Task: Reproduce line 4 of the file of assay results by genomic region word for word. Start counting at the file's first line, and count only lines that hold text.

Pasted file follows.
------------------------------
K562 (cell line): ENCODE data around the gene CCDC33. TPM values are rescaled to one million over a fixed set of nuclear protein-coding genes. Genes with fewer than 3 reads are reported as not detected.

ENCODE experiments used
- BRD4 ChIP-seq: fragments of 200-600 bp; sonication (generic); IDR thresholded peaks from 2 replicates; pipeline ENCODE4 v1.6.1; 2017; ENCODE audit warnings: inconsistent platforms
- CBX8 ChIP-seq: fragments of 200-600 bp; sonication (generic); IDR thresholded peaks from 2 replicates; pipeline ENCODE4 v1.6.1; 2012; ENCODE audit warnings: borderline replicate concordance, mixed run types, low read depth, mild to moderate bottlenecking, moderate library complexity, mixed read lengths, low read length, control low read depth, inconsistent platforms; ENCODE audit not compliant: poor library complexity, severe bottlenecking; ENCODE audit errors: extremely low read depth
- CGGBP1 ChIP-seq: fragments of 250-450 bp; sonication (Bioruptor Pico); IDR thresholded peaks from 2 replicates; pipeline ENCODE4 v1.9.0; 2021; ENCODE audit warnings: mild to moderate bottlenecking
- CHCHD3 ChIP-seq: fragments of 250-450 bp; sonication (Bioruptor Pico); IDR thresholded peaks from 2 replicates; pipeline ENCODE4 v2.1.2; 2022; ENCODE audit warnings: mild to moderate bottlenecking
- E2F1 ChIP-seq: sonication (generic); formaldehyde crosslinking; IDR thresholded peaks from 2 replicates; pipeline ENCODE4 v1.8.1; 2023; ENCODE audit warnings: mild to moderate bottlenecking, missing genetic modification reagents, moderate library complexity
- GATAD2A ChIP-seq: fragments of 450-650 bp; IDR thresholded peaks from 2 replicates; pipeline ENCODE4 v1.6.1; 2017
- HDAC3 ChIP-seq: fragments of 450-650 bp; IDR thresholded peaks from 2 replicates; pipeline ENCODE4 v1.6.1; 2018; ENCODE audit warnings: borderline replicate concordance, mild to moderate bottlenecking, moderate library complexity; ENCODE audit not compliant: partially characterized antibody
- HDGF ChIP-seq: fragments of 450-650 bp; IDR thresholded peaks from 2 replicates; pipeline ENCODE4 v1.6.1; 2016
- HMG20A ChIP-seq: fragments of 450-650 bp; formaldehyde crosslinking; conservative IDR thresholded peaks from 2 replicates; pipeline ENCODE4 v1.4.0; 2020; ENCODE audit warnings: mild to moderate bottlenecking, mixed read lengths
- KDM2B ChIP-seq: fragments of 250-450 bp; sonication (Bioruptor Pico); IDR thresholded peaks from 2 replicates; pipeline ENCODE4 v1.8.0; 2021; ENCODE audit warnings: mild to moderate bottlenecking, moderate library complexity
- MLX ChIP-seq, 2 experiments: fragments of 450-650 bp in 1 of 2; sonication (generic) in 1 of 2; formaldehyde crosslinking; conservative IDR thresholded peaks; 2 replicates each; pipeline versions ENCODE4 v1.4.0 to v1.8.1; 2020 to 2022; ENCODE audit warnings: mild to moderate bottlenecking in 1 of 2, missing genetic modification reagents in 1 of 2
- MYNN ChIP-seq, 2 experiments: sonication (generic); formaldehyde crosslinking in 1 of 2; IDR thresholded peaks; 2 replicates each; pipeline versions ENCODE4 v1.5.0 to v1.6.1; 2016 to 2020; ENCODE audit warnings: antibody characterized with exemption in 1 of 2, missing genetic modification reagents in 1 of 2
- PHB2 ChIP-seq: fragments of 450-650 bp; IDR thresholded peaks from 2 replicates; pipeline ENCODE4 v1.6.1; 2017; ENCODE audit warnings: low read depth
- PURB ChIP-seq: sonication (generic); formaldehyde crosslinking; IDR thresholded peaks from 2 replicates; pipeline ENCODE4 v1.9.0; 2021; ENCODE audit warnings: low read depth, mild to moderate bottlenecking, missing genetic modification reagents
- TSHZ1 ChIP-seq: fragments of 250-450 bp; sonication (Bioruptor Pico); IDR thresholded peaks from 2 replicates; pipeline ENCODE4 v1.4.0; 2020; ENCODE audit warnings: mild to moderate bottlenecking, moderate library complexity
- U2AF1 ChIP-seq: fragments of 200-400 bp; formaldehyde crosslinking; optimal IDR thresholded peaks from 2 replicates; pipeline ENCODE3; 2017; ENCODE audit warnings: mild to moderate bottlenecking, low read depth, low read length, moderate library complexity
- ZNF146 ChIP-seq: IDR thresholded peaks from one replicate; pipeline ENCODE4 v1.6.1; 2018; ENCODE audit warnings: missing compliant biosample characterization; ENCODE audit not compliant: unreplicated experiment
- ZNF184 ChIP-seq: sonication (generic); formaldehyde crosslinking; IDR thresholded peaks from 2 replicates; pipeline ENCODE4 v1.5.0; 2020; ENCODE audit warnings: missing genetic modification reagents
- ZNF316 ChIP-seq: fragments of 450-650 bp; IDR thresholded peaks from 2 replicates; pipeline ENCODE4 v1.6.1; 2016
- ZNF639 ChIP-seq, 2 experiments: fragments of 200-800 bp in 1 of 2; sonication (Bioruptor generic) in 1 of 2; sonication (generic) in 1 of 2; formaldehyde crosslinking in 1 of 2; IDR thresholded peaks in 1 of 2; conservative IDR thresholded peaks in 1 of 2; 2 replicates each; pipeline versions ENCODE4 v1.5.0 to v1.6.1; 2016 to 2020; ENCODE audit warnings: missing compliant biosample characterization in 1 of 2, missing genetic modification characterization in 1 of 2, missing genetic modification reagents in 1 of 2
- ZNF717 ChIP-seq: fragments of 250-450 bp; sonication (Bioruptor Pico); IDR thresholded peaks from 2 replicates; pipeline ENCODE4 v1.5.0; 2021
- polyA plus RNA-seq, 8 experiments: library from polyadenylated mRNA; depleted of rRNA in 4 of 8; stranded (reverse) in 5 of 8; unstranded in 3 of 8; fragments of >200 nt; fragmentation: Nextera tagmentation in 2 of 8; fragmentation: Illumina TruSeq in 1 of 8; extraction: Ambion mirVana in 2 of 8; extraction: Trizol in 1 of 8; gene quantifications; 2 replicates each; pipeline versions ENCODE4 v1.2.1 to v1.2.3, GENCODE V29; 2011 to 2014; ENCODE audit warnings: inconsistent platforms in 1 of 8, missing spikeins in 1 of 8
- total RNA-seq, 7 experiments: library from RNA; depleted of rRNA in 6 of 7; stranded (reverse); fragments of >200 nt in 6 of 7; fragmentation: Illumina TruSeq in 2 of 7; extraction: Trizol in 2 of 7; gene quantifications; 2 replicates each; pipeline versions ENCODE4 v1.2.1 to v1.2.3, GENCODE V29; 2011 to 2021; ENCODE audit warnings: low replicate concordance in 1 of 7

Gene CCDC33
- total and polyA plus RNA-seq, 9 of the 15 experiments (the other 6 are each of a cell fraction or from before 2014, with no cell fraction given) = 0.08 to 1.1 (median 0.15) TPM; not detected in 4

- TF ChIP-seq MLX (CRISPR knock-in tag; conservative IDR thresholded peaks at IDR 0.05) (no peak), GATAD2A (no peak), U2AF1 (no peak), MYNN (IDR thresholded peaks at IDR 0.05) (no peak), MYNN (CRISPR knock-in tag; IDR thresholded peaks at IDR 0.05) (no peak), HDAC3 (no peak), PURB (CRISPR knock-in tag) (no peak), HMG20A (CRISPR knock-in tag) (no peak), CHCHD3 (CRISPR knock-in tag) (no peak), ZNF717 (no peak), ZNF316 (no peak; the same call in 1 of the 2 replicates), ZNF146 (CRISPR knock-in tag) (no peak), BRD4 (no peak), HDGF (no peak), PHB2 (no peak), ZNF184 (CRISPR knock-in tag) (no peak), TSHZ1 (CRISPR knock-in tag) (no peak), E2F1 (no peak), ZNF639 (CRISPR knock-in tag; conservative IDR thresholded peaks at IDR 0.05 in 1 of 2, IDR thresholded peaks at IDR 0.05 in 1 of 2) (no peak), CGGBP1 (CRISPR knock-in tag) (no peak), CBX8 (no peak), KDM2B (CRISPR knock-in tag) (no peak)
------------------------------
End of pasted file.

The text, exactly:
- CBX8 ChIP-seq: fragments of 200-600 bp; sonication (generic); IDR thresholded peaks from 2 replicates; pipeline ENCODE4 v1.6.1; 2012; ENCODE audit warnings: borderline replicate concordance, mixed run types, low read depth, mild to moderate bottlenecking, moderate library complexity, mixed read lengths, low read length, control low read depth, inconsistent platforms; ENCODE audit not compliant: poor library complexity, severe bottlenecking; ENCODE audit errors: extremely low read depth